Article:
The Greenville Chamber’s 2024 policy agenda focuses on improving the city’s business climate, increasing educational attainment of the community, and boosting economic development.
The agenda outlines shared priorities of more than 8,000 businesses from the business community in Greenville County and across the Upstate, in conjunction with 13 chamber partners from the Upstate Chamber Coalition, according to a Greenville Chamber news release.
With focus on reforming what it considers an outdated civil justice system, which is costing the average South Carolina household $3,181 each year, the Chamber also is continuing its long-standing focus on making child care more accessible and affordable, increasing access to capital for small businesses and entrepreneurs, lessening the impact of the “benefits cliff” for blue-collar workers, and closing the state’s pension system, the release said.
The pension system is underfunded by $24 billion, said South Carolina Representative Jason Elliott at the Chamber’s Annual Legislative Breakfast on Friday.
“This is not an issue the general public typically sees (or is aware of),” he added.
There are also several items that reflect “unfinished business” from the previous session, including rethinking teacher recruitment and retention, reforming economic development incentives, licensure reform for immigrants who are allowed to work in the United States, and addressing a liquor liability issue to support the hospitality industry.
“It’s a problem we need to tackle, and we need to tackle it quickly,” said Elliott in response to liquor liability issue and high insurance premiums, which has been blamed for the shutdown of several local establishments.
“The backbone in South Carolina is still small businesses,” said South Carolina Rep. Mike Burns at the Legislative Breakfast. “(Government) regulations are hurting small businesses, and ultimately, it’s the customers who are footing the bill.”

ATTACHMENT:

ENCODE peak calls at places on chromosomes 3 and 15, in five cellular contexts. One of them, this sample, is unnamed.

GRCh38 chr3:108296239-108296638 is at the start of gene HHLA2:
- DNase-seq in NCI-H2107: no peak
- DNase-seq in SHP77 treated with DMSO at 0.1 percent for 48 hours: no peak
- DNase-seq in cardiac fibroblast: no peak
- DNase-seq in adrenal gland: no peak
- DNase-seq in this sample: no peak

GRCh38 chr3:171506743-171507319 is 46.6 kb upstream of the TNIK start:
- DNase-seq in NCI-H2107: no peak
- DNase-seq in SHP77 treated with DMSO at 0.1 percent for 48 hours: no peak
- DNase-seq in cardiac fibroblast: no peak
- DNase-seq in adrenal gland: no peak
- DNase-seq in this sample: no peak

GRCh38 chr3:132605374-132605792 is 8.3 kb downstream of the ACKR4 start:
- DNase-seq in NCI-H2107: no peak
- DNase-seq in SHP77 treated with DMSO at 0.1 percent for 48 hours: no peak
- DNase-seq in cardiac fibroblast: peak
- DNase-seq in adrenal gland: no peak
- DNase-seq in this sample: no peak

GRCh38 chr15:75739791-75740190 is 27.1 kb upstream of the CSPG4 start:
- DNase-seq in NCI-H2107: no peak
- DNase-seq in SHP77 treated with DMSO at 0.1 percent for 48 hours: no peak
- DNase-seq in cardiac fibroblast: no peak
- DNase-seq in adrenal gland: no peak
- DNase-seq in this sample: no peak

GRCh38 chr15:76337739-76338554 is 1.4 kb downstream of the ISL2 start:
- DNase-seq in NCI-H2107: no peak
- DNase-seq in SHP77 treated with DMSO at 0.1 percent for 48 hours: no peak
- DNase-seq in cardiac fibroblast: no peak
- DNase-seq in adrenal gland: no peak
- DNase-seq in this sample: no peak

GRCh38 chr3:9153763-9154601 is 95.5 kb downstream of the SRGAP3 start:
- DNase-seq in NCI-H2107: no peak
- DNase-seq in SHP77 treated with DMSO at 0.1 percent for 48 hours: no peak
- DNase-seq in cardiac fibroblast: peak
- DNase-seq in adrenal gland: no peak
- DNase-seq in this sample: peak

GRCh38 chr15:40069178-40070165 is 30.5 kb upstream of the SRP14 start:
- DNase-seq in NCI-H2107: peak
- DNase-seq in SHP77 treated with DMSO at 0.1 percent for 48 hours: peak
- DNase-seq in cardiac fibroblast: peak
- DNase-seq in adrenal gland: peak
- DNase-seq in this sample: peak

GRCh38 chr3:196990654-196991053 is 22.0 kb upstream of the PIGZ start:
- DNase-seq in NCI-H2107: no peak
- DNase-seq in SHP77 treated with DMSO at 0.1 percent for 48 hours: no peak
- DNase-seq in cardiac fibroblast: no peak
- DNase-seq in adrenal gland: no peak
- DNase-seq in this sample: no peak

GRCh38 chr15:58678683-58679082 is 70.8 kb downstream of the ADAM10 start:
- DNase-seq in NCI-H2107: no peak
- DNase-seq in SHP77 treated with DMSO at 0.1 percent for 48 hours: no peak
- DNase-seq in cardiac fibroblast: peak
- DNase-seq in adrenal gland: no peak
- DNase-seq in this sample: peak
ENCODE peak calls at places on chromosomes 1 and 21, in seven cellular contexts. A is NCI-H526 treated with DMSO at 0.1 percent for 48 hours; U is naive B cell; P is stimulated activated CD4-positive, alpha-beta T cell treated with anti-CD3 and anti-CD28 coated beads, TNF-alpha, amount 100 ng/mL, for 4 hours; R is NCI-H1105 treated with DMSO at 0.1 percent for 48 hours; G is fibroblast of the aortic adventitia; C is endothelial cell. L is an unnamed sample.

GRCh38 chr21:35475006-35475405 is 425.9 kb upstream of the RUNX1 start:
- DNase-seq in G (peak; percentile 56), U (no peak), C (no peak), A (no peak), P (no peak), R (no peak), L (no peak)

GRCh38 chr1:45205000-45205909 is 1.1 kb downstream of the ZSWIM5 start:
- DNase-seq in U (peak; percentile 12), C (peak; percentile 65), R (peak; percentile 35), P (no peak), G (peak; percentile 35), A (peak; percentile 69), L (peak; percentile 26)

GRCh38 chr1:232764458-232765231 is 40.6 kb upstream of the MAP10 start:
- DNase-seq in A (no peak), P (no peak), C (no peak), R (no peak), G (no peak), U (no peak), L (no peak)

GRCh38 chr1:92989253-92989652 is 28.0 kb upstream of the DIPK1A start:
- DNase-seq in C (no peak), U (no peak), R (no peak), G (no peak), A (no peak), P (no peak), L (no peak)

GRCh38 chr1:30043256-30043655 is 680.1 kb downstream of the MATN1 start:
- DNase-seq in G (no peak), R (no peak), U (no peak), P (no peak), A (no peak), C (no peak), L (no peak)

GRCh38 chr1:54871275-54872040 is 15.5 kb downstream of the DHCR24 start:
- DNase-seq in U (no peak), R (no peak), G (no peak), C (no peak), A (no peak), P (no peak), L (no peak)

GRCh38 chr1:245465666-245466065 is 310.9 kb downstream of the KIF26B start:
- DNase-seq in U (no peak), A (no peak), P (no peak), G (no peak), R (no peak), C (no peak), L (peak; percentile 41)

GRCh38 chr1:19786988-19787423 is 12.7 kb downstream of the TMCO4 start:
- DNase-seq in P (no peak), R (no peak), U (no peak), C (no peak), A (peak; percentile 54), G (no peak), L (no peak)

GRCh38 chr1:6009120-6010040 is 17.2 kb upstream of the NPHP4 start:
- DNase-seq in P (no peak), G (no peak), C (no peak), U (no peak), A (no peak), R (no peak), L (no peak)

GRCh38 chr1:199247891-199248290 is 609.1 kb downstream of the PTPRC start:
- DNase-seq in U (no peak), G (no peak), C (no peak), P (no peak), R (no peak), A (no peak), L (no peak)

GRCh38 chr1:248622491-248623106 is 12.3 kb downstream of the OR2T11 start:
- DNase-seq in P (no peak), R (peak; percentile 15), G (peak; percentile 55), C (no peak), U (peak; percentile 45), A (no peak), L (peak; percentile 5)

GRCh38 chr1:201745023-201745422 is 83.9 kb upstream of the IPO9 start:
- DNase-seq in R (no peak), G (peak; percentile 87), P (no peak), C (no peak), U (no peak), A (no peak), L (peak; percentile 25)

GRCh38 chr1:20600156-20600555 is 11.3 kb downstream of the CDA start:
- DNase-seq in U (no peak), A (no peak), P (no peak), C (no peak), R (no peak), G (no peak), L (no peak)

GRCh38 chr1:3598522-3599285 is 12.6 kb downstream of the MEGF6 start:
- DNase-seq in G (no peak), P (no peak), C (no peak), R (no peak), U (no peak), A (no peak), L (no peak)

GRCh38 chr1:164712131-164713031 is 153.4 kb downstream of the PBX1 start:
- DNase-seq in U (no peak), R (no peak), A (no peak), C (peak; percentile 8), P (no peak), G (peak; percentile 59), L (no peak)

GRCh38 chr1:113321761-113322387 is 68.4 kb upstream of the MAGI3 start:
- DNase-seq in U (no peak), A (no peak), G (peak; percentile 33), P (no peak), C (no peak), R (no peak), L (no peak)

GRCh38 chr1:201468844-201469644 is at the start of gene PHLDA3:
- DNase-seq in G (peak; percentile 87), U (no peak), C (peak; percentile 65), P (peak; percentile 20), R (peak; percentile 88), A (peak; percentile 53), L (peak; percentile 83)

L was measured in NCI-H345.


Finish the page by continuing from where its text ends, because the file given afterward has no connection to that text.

Businesses continue to face significant challenges in accessing talent and workforce and many of these policies are designed as solutions to those pressing issues, the release said.
According to Greenville Chamber President and CEO Carlos Phillips, “We are honored to unify our Upstate business community around these key issues and to represent their collective interests at a local, state and federal level. In the year ahead, we urge our business community to engage with their elected officials and leverage the resources available through the chamber to drive policy solutions that build regional prosperity.”
The agenda was unveiled at the chamber’s annual Legislative Breakfast, the Chamber’s flagship legislative event. Nearly 200 local business and political leaders were in attendance to hear from the Greenville County Legislative Delegation and to encourage them to take up the community’s priorities.
All members of the Upstate Chamber Coalition are afforded the opportunity to shape the agenda, the release said. A fall survey followed more than two dozen agenda-setting meetings with industry groups, other Upstate chambers and business organizations, and the Chamber’s Business Advocacy committees.
To view the full 2024 Public Policy Agenda and Advocacy Guide, visit website here.n